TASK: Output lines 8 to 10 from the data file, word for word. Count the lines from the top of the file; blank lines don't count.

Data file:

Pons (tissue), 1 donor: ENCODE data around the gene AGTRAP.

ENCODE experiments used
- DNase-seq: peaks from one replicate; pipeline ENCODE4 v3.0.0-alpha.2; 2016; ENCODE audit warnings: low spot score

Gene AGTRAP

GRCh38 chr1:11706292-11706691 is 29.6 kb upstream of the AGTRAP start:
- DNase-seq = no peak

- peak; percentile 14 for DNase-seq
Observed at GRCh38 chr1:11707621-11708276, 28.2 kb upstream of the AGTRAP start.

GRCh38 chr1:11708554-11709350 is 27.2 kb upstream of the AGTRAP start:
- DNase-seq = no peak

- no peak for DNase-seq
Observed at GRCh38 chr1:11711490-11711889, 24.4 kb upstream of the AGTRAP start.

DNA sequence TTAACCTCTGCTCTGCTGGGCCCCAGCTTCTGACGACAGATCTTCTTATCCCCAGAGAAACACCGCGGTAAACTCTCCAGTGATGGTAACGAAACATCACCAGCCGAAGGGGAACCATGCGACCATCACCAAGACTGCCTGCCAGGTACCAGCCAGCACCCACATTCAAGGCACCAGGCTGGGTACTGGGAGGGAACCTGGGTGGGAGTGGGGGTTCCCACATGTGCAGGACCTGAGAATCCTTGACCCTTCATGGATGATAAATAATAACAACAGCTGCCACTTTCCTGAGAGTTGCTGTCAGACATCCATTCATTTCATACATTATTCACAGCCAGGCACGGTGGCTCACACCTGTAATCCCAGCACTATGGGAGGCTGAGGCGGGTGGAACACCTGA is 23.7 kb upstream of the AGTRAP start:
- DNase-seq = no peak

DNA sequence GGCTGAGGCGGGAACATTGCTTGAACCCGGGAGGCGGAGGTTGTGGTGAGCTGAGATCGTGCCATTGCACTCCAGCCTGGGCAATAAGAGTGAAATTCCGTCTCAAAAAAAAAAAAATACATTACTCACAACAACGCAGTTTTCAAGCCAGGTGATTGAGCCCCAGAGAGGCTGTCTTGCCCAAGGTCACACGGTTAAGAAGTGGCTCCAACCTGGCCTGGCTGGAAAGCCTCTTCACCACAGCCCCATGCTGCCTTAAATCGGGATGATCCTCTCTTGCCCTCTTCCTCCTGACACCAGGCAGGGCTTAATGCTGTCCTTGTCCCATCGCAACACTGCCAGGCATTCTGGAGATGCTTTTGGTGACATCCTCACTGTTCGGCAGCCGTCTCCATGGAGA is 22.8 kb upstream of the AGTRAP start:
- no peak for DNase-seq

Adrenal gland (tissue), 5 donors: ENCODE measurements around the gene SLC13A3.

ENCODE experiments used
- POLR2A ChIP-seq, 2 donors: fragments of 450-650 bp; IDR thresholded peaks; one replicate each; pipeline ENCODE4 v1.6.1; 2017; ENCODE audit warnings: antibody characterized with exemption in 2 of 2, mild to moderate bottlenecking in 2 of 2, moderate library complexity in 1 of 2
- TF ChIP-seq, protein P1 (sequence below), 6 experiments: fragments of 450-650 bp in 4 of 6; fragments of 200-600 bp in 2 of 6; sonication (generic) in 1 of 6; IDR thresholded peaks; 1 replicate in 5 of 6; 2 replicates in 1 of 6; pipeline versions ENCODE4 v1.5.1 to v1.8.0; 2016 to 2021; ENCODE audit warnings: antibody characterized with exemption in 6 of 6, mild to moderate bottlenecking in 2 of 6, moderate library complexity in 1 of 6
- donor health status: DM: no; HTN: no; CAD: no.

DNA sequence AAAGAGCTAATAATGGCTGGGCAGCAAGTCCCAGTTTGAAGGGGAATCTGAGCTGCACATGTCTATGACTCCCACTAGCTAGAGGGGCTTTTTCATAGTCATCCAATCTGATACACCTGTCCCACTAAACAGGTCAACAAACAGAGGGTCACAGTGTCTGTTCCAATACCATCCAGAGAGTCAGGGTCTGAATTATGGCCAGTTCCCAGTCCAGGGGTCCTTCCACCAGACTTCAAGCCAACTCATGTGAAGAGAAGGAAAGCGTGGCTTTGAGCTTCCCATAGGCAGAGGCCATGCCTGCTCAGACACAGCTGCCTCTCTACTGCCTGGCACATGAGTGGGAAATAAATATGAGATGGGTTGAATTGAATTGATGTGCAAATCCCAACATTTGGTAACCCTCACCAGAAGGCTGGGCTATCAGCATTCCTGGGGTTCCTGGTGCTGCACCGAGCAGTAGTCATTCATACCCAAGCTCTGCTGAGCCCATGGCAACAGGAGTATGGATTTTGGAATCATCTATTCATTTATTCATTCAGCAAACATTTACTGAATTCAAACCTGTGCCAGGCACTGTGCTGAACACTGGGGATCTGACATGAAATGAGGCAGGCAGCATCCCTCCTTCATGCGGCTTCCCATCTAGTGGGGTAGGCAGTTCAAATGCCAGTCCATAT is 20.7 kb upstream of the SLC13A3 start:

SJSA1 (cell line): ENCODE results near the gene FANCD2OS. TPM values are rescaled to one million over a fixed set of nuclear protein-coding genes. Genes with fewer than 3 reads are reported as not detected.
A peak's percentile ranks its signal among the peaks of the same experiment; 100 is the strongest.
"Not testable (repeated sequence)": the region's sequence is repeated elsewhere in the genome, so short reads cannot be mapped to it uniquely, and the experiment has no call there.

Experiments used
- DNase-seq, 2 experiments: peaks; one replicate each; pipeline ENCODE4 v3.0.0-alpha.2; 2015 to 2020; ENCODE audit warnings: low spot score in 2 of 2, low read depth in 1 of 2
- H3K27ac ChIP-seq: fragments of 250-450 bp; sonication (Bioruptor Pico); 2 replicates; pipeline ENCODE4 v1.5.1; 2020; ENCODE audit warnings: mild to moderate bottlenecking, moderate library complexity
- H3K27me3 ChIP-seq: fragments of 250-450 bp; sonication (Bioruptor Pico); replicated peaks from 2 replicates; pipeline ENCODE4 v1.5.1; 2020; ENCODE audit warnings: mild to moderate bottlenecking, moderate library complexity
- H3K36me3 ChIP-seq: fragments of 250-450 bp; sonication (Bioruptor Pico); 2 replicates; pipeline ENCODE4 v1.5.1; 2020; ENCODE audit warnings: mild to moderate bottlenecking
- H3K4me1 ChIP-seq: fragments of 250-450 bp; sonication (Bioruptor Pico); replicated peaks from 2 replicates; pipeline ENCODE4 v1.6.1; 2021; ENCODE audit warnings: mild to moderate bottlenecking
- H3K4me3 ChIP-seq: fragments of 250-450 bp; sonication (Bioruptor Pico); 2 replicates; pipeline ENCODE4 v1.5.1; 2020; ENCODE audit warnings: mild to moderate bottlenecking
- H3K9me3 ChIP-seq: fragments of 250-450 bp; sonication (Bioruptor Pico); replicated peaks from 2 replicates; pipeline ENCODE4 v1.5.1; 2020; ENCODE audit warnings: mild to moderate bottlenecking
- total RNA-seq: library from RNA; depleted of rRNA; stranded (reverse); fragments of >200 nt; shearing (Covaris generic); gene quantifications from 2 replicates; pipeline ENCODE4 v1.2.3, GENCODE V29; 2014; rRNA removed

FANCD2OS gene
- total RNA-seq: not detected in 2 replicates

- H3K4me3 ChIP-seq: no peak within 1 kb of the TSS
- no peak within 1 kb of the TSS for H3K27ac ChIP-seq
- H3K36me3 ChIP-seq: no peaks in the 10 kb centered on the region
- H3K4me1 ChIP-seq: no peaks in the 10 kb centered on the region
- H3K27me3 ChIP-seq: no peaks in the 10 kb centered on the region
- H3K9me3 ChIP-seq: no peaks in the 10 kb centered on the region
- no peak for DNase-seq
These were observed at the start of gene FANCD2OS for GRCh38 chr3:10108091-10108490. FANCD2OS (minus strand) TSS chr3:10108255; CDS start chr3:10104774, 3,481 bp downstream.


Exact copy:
Observed at GRCh38 chr1:11707621-11708276, 28.2 kb upstream of the AGTRAP start.

GRCh38 chr1:11708554-11709350 is 27.2 kb upstream of the AGTRAP start:
- DNase-seq = no peak